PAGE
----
There’s no ‘slippery slope’. No one has mentioned opening portions of the trail in Wilderness to bike (or any trails in Wilderness to bikes… but that’s a different issue), it’s simply removing an arbitrary restriction that applies to 100% of the trail currently, whether wilderness or not, appropriate for bikes or not, heavily used or not, and instead would let portions be managed appropriately for the legal restrictions (Wilderness) in place, level of use, and terrain. Not to mention, horses do way more damage than bikes. Any places horses are allowed (outside Wilderness) bikes should be allowed by default.

  7. Hiker/Biker Chuck on November 1, 2012 at 11:41 pm

    The Pacific Crest Trail was created with hikers, horses and cross country skiers/snowshoers in mind, and that has helped keep it more wild. Bikes on the PCT will diminish the wilderness experience for humans, as well as harm plants and soil, and push away animals. Let’s ride other trails so that those on foot and horseback can enjoy that historic trail in more quietude.

    • Bouncing Buck on November 2, 2012 at 1:02 pm

      Well said, Chuck. The last word in you paragraph is very important.

  8. BikinHiker on November 2, 2012 at 5:09 am

    Sorry to burst your bubble, but mtn bikers are NOT well documented as good stewards of the land. Why do you think the Cooper mtn trails were shut down to bikers and huge amounts of money poured into making them a now sustainable nature trail open only to walkers? And check out the damage done to the sections of Forest Park trails since some of those were opened to bikers two years ago…its pretty bad in the wet months, which is 9 months of every year here in the northwest.
    Im a biker and a hiker, and I love the PCT as much as I love Burdoin Mtn (biking allowed). We have enough bike trails without greeding our eyes on the PCT which sees enough yearly damage from backpackers and climbers and hikers and horses as it is. Cant support you on this one.

    • Gonzo Lee-Man on November 2, 2012 at 11:26 am

      Actually, it is well documented, if you care to look.

      One or two bad bikes do not make all of the bikers bad stewards. Check out the work done almost weekly by Northwest Trail Alliance around Portland, and the huge amount of work the DoD does every year around Eugene.

      Perhaps you should join some of them and pitch in?

  9. Outdoor Lover on November 2, 2012 at 10:23 am

    Hey Folks, first of all; this is not proposal to allow bikes in the Wilderness areas. There are sections of the PCT that are *not* in designated wilderness areas and do make sense for mt bikes in my opinion. So I support this effort! Note – there was a similar exercise where all single track trails in *all* National Parks were off limits to bikes. Fortunately, that was re-assessed and now there are some trails in National Parks that you can bike on. It was a prudent and logical land use decision.

    Regarding Wilderness, in the Bend area where I live, there has been a huge expansion of public land re-designated as Wilderness. The same is true for the Mt Hood area. Once these places get designated as Wilderness you permanently lose access to the land for biking, paragliding, and many other non-damaging forms of outdoor recreation. There are other ways to protect this land while maintaining recreational access. The politics around the recent Mt Hood wilderness designation have left me very much opposed to new wilderness designations.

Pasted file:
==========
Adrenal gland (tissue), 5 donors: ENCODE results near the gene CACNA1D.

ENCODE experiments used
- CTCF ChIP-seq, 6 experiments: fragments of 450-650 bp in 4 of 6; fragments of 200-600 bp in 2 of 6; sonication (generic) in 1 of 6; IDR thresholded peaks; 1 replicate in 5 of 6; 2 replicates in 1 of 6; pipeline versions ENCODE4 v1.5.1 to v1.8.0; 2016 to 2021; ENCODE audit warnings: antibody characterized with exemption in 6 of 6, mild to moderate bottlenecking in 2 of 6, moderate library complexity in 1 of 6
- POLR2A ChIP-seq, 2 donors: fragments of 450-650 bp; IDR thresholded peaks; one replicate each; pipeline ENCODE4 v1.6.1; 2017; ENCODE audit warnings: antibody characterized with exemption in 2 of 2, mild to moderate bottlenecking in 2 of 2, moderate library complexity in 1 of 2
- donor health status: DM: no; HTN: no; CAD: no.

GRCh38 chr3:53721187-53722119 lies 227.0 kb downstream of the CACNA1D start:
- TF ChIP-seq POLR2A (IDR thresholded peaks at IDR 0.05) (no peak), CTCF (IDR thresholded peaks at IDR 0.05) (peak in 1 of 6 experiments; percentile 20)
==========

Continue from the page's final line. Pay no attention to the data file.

10. Irisa on November 3, 2012 at 6:17 am

    There are great arguments for all sides and we should all be thankful we live in a country where we have the opportunity to discuss and disagree on issues. I beg everyone to also remember that with freedom (to mountain bike where you wish in this case) come responsibility. This means staying on those allowed trails, not short-cutting, not extending the trail, etc. If folks were responsible, we would spend less time arguing and restricting access and more time riding.

  11. Steve on November 3, 2012 at 9:40 am

    What Outdoor Lover said – Listen up! There are many parts of the PCT that ARE NOT in Wilderness. As an avid hiker, I know that these parts are not even that well used. Where do you go hiking? You get out your Wilderness area map. But all kinds of PCT from Washington to California is not in any designated Wilderness area, and are less well used.

    I just do not see the objection to the actual proposal. … As opposed to the made-up reactionary one.

  12. Mary Helen on November 4, 2012 at 11:39 pm

    I am a hiker and a biker and I oppose opening the PCT to mountain bikes. The article in ORBike portrayed the change to allowing mountain bikers on the PCT, not just on the non-wilderness portions. The article also only provided one side of the story, the mt. bikers side.

    It seems to me that hikers and mt. bikers go into the outdoors/parks, whatever you call the non-wilderness or wilderness areas, for slightly different reasons: mt. bikers tend to like the thrills of sharp corners, faster speeds and downhills. Hikers go more for a quiet, slowing things down experience. If mt. bikers would all promise to never go more than 5 mph, I might change my mind about my opposition. My guess is that even if those on this list promised to do so, they can’t speak for the majority of mt. bikers.

    Mary Helen

  13. Jeff M on November 5, 2012 at 11:44 am

    Seems relevant: TEDxBoulder – Brady Robinson – Recreation and the Future of the Conservation Movement…

  14. MoreBikes on November 6, 2012 at 1:16 pm

    I haven’t heard about this. Not sure what I think, but glad to know about it now. I need to research before I make my decision, but thanks for putting it out there for us to read about. ORbike – you guys sure do come through for me! And you’ve been around forever, haven’t you?

  15. Allison. on November 7, 2012 at 2:11 pm

    Yes, thank you for this post. I have re-read it several times and looked at the links. I am a backpacker with my husband and my friends and I’ve hiked sections of the PCT. I am also a mt. biker. I and my friends are trail stewards so I think WE would be respectful PCT mt. bikers but what about others? maybe so. could there be restrictions (days and times) or something? Not sure what would work best but I think we could all get along 🙂

    • Joe on November 12, 2012 at 11:35 am

      Opening the PCT bikes is not enough for some.

      The Wilderness Act may ban mountain bikes, but that has not stopped 4000+ people from organizing on Facebook: Wilderness B = Wilderness with Bikes

      For the life of me I cannot imagine how bikes on the PCT will create more of the things I and my fellow hikers need in order to have a wonderful experience: peace, quiet, tranquility, an expectation of slow traffic, etc.

      I look forward to the day bikes are banned from the PCT forever. Can’t come soon enough. Please build your own trails and enjoy your own unique experiences. Some things just don’t mix well.